Collecting testing data and image classification
To evaluate the performance of the supervised image classification, a set of testing data points collected over the testing area (Plot2) (Fig 4). Then collected reference points converted into pixels by using conversion tools (points to raster)option available in the ArcMap toolbox. Next, the raster file of plot 2 (Fig. 4 ) and signature file from the training data set (from plot 1) were used as input files to perform the Maximum Likelihood classification. Finally, the spatial analyst tool used to combine the produced classified image and the raster training data (from plot 2) to asses the image accuracy parameters. The output of this process used to create the confusion matrix and evaluate the accuracy of the classified image.
2.2.2 Unsupervised image classification
For the unsupervised classification approach, Iso clustering method was used, which is available under the classification tool category. For this approach, we can define the number of classes that we are expecting to see from unsupervised classification. Also, we can define the minimum class size and sample intervals that we are interested in the classification. A total of 8 classes were included to get a better classification scheme; however, the initial eight classes were reduced into three major classes by comparing the orthomosaic and classified image features (Fig. 5). Reclassify tool used to merge the similar classes to get the final classified image.
The spatial analyst tool used to combine the produced classified image and the raster training data (from plot 2) to asses the image accuracy parameters. The output of this process used to create the confusion matrix and evaluate the accuracy of the classified image
Generally, the error matrix approach is widely used for assessing the performance/accuracy of image classification (Foody, 2002). Further, the error matrix can be utilized to produce additional accuracy passement parameters such as overall accuracy, omission error, commission error, etc (Lu and Weng, 2007). In this study, the supervised image classification approach showed higher overall accuracy (94 %) compared to unsupervised classification (93%). Detection of tree seedlings in the supervised classification approach showed 94 % of user accuracy and 10 % commission error. However, tree seedling detection based on unsupervised image classification showed 4% and 94 % of commission error and user accuracy, respectively. Similarly, the supervised classification approach showed 97% of producer accuracy and 3% of omission error for the class of seedlings. Additionally, the unsupervised image classification approach showed 94% producer accuracy and 2 % of omission error for the class of seedlings (Fig.6).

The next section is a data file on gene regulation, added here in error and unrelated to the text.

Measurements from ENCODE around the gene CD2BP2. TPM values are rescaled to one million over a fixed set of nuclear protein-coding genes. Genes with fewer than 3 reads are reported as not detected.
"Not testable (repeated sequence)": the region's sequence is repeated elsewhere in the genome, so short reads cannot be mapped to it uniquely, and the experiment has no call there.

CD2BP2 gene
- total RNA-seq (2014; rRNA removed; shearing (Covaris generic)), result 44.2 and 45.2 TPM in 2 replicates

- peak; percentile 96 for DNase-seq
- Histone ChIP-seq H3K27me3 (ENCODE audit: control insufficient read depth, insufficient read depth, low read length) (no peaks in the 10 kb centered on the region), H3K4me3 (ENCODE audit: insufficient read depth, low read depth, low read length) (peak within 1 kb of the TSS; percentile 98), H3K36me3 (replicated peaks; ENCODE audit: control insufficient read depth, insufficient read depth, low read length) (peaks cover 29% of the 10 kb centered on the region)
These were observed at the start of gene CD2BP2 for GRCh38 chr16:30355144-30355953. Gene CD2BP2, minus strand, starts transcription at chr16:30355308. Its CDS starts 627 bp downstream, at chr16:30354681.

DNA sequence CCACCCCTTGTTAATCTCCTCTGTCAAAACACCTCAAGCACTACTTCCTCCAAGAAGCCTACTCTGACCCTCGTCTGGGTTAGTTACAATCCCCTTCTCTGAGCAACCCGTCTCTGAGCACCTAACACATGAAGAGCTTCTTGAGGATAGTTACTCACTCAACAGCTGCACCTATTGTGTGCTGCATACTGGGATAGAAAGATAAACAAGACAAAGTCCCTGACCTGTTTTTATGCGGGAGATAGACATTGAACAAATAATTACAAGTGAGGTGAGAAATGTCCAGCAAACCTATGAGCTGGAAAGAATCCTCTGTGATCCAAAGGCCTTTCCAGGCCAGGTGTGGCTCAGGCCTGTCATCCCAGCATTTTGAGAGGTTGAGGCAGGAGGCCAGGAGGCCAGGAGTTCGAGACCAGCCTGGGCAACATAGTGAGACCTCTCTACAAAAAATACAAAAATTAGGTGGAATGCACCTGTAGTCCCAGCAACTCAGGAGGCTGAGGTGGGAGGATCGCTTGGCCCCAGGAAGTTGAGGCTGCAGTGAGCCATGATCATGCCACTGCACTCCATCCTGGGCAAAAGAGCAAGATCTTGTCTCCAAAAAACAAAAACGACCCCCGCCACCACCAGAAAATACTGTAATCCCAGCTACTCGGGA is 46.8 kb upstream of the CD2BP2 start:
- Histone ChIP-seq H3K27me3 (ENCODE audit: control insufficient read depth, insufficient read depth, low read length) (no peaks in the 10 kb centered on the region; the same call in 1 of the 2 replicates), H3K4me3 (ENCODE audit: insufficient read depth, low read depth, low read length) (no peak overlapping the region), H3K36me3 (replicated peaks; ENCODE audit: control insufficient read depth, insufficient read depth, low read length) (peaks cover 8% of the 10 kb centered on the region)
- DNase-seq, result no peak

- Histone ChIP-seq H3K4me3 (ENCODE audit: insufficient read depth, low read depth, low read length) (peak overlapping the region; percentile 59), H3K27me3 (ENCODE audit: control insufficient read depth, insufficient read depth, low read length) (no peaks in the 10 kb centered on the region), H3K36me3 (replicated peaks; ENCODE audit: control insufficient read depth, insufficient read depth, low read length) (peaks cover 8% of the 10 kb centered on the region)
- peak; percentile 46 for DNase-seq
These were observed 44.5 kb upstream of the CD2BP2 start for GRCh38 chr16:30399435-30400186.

Overall, estimated accuracies show promising results for identifying the tree seedlings using both supervised and unsupervised classification. However, estimated classification accuracy depends on some essential parameters, including sampling design, estimation, and analysis procedures (Stehman and Czaplewski, 1998). Additionally, sampling strategy also plays an important, especially in determining sample size, sample unit (either pixels or polygons), and sample design (Muller et al., 1998). Therefore, the observed results are highly dependent on the parameters described above. For this study, a random sampling approach was used to collect data that cover the study area to represents most of the objects in orthomosaic imagery.
Spatial resolution is another important factor that can affect the image classification performances. One of the main advantages of UAV imagery is fine resolution. Fine resolution images reduce mixed-pixel problems while providing more landcover information compared to medium and coarser resolution imagery (Lu and Weng, 2007). Hence, fine-resolution images have a higher potential to provide better image classification results. However, there are a few drawbacks associated with the fine resolution imagery, such as effects of shadows and high spatial variation within the same landcover class: these problems tended to reduce the accuracies of image classification (Cushnie, 1987). For example, the classifier may detect dark objects as trees seedlings because shadows may have similar pixel values as seedlings (Fig.7).
Another potential problem associated with UAV based orthomosaic imagery is errors associated with data processing. Especially in this study, I found there was some low detection of seedlings in both supervised and unsupervised classified images (Fig. 8). Figure 8 shows the coarse-scale pixelated area (circled) in RGB image and low detection of tree seedlings both unsupervised and supervised classifications, respectively.
By considering the spatial aspects of the classified images, we can notice that there were some tree seedlings were missing compared to the RGB image (Fig 9). This type of issues may occur due to poor health conditions of the seedlings or due to some drawbacks associated with image classification settings (i.e., the pixel value of these trees may be lower compared to the pixel value of healthy tree)
Overall, this image classification approach showed the potential use of both supervised and unsupervised classification to detect tree seedlings. The observed minor drawbacks can be addressed by implementing the quality of image processing and classification.